Additionally, artists who have previously been offended with their scores have directly called them out. After Halsey was disappointed with Pitchfork’s score for their album Manic, they posted a now–deleted Tweet that said, “can the basement that they run p*tchfork out of just collapse already.” When popular YouTube critic Anthony Fantano gave Isaiah Rashad’s The House is Burning a five out of ten, Rashad responded by claiming that Fantano was “hate bombing” and an example of “poor journalism.” 

Halsey and Rashad aren’t alone in their frustrations. Lizzo, Ariana Grande, Justin Bieber, and Nicki Minaj have also expressed their disapproval, which has sometimes led fans to take matters to the extreme. After Pitchfork gave an 8.0 to Swift’s folklore, a score that is on the upper echelon of Pitchfork’s scale, Swift’s fans were not pleased. Because it didn’t match up to the 100s and 90s folklore had received previously by reviewers, the album’s score on Metacritic dropped one point to 89—a number that still placed folklore in the top twenty albums of 2020. Swifties were furious, leading to death threats, doxing, and angry phone calls even after author Jillian Mapes praised folklore for its “cinematic love song and rich fictional details.”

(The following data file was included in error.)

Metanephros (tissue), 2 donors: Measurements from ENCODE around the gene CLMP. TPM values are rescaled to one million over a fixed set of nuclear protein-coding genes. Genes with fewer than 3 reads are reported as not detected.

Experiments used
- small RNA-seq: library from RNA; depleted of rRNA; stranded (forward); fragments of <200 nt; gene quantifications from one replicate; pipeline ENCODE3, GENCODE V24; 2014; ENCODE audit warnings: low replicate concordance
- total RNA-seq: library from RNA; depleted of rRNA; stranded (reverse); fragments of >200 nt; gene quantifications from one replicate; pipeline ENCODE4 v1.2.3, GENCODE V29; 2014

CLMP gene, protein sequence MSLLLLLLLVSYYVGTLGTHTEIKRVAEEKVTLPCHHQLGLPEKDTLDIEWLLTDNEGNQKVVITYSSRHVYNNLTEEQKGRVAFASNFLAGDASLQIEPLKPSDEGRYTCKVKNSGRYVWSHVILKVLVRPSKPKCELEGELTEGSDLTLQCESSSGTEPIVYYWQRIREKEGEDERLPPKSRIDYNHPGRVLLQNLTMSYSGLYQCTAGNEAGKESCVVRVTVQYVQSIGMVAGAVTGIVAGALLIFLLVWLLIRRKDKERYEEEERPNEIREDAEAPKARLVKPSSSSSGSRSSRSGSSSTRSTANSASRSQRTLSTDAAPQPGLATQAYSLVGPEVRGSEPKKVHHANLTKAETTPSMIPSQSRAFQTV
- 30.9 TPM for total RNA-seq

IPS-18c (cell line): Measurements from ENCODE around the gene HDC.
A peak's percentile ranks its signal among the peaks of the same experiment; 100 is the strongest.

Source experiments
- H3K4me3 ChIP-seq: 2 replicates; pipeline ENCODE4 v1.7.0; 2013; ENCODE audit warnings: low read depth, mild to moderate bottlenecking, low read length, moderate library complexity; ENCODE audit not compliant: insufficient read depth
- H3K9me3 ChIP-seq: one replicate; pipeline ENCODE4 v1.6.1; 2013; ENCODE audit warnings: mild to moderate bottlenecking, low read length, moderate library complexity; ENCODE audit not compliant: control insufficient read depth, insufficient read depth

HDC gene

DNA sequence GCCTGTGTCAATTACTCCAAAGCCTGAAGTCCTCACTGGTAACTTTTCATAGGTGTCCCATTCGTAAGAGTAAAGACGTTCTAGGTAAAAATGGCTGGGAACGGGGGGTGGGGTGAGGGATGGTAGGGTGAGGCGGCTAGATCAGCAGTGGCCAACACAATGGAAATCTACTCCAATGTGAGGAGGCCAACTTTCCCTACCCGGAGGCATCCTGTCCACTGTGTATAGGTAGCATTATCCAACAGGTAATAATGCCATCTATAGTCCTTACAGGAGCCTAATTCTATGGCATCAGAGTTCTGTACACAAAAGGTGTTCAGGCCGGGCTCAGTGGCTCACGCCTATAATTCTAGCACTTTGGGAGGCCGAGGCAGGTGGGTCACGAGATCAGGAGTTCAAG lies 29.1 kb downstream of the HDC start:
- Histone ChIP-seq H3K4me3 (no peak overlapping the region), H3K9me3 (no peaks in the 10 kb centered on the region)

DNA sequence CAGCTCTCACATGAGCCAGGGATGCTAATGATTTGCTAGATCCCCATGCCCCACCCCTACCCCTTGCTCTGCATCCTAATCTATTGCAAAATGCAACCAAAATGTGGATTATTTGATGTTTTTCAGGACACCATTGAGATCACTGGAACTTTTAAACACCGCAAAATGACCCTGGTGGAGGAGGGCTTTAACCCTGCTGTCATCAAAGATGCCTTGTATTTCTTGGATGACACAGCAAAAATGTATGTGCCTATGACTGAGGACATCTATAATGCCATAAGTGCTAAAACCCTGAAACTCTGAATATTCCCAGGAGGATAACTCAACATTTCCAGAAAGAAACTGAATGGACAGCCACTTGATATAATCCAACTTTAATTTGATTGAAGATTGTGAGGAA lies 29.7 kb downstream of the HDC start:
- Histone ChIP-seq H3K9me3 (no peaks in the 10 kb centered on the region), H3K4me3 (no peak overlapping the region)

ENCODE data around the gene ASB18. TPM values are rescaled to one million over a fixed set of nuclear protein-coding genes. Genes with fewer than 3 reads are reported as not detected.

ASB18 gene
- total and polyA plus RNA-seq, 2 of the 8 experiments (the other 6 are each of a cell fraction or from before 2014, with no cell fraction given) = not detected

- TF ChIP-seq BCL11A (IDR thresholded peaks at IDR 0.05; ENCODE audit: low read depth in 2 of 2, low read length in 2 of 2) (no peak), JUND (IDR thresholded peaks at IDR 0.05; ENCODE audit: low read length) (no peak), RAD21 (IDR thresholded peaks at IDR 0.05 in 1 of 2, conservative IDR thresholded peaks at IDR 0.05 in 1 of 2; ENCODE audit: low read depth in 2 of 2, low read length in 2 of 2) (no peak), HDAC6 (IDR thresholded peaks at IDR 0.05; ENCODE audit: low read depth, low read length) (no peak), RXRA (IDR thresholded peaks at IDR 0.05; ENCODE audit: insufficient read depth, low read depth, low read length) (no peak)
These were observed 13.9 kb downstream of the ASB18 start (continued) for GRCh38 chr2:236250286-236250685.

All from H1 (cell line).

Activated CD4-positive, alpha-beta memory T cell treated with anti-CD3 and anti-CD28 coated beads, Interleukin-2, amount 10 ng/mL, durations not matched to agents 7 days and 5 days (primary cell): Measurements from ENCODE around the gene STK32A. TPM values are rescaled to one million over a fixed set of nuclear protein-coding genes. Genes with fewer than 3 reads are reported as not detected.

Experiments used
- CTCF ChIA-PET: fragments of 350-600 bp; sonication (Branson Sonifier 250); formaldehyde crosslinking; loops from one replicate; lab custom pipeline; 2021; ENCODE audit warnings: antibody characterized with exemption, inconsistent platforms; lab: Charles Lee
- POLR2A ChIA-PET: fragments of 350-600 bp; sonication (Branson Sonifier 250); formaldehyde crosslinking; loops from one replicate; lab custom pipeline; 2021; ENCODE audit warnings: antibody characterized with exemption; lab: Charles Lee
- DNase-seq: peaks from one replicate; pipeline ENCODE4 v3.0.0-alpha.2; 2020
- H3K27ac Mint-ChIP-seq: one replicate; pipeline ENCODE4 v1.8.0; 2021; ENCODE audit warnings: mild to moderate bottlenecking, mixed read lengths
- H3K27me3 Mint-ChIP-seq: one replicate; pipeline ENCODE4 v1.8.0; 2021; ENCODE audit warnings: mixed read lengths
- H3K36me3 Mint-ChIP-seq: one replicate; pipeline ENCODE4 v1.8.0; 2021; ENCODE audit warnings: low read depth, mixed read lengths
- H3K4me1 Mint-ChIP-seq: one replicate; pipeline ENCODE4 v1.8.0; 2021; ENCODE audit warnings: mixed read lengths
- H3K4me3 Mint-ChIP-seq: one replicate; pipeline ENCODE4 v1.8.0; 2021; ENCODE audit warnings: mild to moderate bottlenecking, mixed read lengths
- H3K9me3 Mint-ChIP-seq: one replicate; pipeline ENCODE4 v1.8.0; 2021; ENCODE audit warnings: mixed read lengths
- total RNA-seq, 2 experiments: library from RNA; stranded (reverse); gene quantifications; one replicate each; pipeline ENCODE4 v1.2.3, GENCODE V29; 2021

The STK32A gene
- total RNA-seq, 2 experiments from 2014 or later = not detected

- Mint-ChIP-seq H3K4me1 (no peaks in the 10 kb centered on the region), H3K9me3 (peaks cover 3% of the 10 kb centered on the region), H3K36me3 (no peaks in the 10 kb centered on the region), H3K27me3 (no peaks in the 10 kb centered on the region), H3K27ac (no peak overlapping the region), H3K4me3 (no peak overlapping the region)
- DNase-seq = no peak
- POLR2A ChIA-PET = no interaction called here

Music is subjective. One person might listen to songs for their lyrics while another listener might focus on the intricate production. Each genre also requires its own unique talents; artists who can churn out Top 40 radio hits need a good ear for catchy pop hooks, while musicians who are into more stripped–back folk music are likely to be emotive and talented storytellers. A bad score represents one critic’s opinion on an album, but only the creator truly understands the stories they tell and the feelings that exist behind each song. Music reviews are interfering with one of music’s true purposes: to share and appreciate the narratives of artists.